Wednesday, October 15, 2014

Spicy Herbal Daikon Oden (Japanese radish slow cooked in broth)


Fall is upon us, reminding us that we are only human. We pull on our gore-tex and go about our lives in the horizontal rain, listening to the wind in the trees as we go to sleep at night. This is the time for tonic soups with things that warm us. Ginger, chili, pepper.

Daikon radish is huge, white and spicy. At the market in japan they can be 2 feet long and 5 inches in diameter! It's starting to become available at specialty grocery stores, and asian grocery stores here in the US, but usually much smaller. Like many Japanese foods, Daikon is medicinal. Eaten finely grated and raw, it can help the digestion of fatty foods. It is often included on the side of traditional japanese dishes as a condiment in this form. Eaten cooked it is a gentle tonic for the kidneys and respiratory tract, and a great thing to eat at the colder seasons come.

There are many ways to cook daikon, but I think the most delicious and simple is Oden. Oden is a traditional Japanese winter food often sold from food carts. It is made by simmering daikon, fish cakes, yam cakes, and eggs in a dashi (fish) broth. Karashi (Japanese hot mustard) is often eaten with it. In this modified recipe, we will be simmering daikon in a much different broth, but the process of slow simmering, and the resulting delicious, soft radish are the same.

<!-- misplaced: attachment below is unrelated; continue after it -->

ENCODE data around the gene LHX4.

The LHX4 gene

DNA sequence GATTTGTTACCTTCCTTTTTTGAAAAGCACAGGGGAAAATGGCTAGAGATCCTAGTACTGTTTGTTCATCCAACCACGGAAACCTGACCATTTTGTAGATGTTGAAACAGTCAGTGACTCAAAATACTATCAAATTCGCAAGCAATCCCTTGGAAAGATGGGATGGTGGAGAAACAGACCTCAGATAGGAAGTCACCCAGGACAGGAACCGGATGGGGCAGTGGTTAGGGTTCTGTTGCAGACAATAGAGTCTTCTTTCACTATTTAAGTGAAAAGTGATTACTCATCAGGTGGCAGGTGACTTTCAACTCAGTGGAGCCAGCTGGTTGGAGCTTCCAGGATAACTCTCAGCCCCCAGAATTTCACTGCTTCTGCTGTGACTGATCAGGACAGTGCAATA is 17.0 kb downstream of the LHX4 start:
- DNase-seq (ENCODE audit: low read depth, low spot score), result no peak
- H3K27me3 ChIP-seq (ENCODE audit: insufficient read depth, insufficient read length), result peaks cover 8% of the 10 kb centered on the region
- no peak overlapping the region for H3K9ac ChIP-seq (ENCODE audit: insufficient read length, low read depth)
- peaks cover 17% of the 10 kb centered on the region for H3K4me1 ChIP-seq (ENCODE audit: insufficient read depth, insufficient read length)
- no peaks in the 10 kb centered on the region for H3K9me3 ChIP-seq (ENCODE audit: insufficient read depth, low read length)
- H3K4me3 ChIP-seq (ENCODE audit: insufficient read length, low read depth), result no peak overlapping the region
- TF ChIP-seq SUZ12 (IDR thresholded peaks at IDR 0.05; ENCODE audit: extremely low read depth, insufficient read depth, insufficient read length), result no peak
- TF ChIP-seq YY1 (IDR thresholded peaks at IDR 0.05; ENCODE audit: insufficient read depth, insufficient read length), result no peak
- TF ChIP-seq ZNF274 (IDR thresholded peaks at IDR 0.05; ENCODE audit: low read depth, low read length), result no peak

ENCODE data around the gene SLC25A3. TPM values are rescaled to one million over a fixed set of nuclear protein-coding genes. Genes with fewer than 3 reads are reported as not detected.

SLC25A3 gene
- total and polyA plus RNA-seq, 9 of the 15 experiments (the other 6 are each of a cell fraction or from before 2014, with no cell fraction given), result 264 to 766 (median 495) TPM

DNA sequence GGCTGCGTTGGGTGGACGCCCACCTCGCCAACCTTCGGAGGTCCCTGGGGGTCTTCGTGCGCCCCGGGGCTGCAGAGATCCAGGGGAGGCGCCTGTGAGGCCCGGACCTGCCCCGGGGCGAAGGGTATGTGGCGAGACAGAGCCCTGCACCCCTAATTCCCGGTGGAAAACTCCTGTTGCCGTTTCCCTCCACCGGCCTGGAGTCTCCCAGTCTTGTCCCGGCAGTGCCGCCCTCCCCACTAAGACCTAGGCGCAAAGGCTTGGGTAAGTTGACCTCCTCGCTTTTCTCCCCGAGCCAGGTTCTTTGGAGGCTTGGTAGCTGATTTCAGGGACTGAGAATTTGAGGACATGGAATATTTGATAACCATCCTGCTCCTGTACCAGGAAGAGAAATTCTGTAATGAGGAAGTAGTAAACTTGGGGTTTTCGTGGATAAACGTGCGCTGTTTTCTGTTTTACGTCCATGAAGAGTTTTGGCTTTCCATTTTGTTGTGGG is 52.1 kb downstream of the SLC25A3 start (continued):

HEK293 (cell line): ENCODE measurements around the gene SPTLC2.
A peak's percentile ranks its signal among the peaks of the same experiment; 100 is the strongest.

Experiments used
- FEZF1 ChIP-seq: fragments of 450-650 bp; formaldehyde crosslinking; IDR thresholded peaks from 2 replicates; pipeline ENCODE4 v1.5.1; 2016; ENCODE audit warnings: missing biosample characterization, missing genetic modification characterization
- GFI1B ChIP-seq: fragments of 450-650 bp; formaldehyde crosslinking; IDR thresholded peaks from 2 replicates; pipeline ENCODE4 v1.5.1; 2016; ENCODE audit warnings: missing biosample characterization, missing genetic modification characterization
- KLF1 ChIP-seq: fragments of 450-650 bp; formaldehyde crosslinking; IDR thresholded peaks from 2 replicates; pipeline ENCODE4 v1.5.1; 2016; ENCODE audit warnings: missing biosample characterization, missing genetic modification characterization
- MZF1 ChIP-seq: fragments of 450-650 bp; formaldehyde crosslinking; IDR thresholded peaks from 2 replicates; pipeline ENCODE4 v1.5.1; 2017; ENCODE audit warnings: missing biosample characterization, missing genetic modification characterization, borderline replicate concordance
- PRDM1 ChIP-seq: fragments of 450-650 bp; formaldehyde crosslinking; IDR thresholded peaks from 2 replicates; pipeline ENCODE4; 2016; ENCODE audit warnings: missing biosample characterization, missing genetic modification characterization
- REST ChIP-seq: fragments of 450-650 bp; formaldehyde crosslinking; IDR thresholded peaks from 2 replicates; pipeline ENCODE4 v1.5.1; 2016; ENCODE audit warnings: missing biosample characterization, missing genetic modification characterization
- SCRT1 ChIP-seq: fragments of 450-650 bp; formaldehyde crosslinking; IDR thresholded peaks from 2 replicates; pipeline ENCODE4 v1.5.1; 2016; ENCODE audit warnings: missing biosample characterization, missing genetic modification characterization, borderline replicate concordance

This is a more obscure recipe that some people may be intimidated by. It's fortunate that the nearest grocery store to my house is a cheap asian grocery store that sells daikon, ginger, burdock, lemongrass, chilis and mushrooms super cheap. Luckily, nowadays many grocery stores carry these things.


Spicy Herbal Oden
Serves 2-4
Prep time: 10 minutes
Cook time: 1-2 hours

1 12 inch daikon radish, chopped into 1 inch thick rounds
1-2 small chilis, sliced lengthwise
2 pieces lemongrass, chopped into 2 inch sections
2 handfuls fresh or dried shiitake mushrooms
1-2 inch piece of ginger, peeled and julienned (galangal is better if you can get it)
3 pinches of salt
5-10 whole black peppercorns
4 cloves of garlic, peeled and sliced lengthwise
OPTIONAL: meat bones leftover from another meal

Put 2 quarts of cold water into a pot and add all ingredients.

Bring to a simmer on medium heat with lid on. Try not to let it get to a rolling boil, as this can shock the vegetables and make them less tasty later. (This is true for sweet potatoes and lentils as well.) Turn the heat to low or medium low and leave the lid on. Simmer 1-2 hours. This could also be done in a crock pot, and may make the daikon sweeter.

Many of the ingredients are too woody to eat, so pick out the daikon pieces and pour some broth over them. If you want, you could add a splash of soy sauce at this point, but I like the clear spicy broth alone.

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